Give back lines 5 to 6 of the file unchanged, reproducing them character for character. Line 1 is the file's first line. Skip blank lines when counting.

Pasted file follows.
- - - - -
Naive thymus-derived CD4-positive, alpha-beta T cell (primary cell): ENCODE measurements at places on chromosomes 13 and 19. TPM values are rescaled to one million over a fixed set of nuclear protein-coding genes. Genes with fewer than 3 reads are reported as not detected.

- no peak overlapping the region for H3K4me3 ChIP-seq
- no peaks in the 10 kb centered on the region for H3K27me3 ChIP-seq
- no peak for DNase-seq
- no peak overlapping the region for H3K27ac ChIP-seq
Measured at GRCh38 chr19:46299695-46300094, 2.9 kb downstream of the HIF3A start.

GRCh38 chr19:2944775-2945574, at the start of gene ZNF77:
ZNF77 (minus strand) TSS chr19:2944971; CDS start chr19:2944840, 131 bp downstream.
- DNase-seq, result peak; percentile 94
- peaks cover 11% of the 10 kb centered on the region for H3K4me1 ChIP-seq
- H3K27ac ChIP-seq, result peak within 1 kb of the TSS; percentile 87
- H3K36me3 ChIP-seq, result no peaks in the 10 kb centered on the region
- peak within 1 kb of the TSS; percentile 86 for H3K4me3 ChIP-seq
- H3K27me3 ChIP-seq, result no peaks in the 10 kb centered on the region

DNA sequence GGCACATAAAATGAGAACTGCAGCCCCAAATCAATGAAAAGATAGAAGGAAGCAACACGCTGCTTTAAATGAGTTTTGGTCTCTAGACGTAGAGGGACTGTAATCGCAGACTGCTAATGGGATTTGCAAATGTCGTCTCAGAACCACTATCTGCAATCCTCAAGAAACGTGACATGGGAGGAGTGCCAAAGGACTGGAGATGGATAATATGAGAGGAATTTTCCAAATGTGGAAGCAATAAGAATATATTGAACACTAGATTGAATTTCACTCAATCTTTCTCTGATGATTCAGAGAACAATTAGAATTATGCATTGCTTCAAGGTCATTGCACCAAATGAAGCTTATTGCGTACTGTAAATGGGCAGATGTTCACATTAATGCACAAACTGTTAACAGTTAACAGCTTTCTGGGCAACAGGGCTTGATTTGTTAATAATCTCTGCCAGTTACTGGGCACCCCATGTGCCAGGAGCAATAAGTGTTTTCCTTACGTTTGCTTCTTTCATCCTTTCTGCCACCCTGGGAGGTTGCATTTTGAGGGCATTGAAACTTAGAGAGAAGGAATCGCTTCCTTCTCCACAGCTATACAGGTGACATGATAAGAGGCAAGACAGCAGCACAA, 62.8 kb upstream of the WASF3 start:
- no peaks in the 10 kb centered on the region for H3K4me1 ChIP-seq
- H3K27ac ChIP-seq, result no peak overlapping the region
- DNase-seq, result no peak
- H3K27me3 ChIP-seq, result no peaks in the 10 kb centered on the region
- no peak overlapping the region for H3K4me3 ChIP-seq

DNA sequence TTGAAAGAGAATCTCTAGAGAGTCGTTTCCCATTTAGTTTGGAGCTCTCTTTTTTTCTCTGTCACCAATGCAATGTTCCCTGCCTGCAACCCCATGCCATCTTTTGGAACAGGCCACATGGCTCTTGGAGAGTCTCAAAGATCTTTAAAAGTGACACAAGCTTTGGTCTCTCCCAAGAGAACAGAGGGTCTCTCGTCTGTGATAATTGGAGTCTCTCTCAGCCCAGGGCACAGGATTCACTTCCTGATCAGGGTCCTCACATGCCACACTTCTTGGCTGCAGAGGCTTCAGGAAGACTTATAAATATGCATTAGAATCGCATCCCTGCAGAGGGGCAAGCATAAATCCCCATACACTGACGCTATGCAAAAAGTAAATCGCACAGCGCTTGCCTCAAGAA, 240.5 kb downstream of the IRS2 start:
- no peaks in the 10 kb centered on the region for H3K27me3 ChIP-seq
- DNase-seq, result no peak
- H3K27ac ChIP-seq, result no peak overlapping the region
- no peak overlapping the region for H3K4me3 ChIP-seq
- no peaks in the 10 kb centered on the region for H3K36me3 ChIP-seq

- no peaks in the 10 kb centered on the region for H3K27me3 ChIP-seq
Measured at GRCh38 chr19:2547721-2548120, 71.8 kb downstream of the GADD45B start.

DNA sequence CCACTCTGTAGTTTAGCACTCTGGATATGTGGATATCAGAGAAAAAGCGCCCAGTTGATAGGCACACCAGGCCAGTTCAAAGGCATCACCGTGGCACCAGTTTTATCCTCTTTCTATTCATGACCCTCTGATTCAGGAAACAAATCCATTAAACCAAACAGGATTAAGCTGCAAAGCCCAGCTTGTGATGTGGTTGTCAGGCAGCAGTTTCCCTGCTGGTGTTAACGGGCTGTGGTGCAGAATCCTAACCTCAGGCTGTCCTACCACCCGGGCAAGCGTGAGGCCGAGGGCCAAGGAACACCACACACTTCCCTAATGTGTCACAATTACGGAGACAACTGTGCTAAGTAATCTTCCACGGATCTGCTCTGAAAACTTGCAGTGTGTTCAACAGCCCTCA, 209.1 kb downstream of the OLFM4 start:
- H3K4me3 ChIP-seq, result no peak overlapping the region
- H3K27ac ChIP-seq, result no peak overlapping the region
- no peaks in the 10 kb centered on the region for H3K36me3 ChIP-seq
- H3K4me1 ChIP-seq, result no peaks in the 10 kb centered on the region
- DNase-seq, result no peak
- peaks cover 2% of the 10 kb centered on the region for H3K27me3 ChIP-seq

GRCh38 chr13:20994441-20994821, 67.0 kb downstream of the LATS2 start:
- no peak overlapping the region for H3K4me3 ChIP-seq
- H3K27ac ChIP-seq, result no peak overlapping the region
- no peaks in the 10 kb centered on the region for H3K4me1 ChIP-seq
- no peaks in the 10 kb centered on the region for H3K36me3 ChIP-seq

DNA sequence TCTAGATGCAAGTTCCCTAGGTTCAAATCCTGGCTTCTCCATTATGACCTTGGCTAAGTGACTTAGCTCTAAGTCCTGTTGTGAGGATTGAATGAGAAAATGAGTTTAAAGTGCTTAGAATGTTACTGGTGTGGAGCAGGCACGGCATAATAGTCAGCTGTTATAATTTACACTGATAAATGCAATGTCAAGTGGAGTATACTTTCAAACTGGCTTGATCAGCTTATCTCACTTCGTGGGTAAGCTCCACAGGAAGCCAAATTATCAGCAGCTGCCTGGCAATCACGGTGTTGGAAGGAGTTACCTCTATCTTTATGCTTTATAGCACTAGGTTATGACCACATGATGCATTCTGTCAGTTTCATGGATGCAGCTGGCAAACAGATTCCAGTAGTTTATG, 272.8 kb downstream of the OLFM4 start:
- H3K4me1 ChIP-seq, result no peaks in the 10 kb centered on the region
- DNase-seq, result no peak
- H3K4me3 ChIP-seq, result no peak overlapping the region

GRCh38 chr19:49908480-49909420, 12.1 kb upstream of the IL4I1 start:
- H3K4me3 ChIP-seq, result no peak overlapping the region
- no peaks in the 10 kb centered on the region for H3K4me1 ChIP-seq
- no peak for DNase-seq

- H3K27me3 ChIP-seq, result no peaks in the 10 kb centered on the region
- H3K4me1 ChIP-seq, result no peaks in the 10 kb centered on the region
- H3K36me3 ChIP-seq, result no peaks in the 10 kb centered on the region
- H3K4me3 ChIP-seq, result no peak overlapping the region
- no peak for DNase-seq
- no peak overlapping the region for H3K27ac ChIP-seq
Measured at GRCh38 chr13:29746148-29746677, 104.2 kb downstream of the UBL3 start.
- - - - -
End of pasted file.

- no peak overlapping the region for H3K27ac ChIP-seq
Measured at GRCh38 chr19:46299695-46300094, 2.9 kb downstream of the HIF3A start.